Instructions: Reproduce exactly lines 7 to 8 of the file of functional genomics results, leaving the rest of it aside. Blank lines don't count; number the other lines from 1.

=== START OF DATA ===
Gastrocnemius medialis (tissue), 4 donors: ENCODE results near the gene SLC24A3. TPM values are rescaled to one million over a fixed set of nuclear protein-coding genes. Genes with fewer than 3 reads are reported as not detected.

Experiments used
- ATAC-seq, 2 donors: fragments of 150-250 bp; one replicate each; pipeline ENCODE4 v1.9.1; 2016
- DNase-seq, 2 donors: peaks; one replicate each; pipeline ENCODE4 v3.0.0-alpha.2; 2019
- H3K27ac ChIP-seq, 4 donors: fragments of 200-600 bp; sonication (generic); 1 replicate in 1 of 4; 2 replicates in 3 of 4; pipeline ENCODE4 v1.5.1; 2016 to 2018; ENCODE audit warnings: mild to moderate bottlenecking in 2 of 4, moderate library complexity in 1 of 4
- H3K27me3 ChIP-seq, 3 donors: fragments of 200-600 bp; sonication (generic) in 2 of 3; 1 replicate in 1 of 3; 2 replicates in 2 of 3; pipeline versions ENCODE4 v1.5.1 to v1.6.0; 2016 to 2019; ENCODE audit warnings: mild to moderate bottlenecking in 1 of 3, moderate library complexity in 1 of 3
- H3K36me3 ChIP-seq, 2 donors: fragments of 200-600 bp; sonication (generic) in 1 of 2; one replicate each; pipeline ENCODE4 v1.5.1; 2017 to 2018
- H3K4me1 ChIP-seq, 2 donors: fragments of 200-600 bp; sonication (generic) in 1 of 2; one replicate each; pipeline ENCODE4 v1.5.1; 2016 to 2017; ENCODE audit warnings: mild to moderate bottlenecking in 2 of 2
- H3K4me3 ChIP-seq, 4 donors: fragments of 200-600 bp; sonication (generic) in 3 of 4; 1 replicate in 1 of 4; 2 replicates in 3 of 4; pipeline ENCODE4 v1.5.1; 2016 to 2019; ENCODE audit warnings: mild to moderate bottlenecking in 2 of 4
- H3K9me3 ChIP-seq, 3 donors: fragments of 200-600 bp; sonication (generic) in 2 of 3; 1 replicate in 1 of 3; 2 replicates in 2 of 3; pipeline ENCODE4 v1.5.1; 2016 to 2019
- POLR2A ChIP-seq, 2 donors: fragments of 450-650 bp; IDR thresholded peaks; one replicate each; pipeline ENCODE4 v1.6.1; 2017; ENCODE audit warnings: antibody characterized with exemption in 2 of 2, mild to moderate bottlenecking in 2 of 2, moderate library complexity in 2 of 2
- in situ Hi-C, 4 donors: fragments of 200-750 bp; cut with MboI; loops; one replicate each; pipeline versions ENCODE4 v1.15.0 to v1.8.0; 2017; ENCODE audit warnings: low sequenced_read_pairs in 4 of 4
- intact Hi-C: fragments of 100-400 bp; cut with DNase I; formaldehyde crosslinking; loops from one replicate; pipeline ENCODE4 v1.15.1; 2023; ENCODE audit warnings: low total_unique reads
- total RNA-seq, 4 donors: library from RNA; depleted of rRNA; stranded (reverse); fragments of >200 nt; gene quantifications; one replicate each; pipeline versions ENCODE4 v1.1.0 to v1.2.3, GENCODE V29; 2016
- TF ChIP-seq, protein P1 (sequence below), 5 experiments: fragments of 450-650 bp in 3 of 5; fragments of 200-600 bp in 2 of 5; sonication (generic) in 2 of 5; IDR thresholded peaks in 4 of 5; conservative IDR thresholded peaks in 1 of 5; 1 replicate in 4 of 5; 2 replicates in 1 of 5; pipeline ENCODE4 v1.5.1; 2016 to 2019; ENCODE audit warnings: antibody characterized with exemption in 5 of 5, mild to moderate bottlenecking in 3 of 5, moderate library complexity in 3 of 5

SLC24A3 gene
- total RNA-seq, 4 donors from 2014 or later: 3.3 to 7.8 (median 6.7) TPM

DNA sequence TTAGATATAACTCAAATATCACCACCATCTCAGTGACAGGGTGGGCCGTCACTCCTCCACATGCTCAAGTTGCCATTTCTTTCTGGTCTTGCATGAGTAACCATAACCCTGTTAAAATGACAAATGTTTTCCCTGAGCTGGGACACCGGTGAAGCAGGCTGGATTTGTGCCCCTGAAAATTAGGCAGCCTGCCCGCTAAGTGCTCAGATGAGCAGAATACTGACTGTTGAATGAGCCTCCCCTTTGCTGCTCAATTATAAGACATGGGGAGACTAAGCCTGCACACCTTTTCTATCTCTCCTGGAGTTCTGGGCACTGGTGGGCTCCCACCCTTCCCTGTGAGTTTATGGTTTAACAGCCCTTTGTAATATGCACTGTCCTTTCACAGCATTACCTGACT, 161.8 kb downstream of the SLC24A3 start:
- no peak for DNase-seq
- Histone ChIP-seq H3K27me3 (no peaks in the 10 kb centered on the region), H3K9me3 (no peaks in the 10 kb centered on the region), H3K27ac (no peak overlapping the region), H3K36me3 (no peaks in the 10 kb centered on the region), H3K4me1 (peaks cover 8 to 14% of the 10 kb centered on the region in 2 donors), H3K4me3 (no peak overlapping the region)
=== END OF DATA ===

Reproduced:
- H3K36me3 ChIP-seq, 2 donors: fragments of 200-600 bp; sonication (generic) in 1 of 2; one replicate each; pipeline ENCODE4 v1.5.1; 2017 to 2018
- H3K4me1 ChIP-seq, 2 donors: fragments of 200-600 bp; sonication (generic) in 1 of 2; one replicate each; pipeline ENCODE4 v1.5.1; 2016 to 2017; ENCODE audit warnings: mild to moderate bottlenecking in 2 of 2